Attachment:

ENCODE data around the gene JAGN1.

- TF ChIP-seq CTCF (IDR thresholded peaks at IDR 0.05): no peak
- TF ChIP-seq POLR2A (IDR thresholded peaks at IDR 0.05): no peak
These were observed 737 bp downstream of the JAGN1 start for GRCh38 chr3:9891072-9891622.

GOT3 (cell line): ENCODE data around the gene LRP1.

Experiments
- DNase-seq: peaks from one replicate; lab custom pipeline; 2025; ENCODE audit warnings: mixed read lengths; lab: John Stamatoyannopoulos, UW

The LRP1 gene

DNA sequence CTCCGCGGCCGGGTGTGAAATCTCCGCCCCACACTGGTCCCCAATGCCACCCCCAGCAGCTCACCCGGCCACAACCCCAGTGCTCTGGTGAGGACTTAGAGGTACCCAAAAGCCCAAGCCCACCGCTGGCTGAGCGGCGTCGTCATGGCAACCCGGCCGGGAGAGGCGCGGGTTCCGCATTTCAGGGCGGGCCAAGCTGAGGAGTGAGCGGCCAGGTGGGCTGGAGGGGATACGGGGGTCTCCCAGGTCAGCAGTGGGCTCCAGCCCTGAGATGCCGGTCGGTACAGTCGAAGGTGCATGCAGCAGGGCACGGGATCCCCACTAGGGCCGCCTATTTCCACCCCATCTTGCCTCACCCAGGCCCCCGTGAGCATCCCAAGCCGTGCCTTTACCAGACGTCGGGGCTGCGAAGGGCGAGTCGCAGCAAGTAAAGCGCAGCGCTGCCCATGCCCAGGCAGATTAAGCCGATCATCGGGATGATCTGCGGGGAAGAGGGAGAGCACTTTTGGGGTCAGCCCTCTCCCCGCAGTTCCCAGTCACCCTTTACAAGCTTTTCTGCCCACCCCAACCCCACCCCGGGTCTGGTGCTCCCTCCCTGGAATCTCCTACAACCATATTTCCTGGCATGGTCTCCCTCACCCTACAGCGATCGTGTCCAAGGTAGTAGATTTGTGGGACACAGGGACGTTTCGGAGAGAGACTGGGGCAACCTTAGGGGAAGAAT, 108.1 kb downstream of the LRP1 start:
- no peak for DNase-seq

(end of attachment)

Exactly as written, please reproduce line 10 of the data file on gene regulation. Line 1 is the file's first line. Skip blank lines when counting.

- no peak for DNase-seq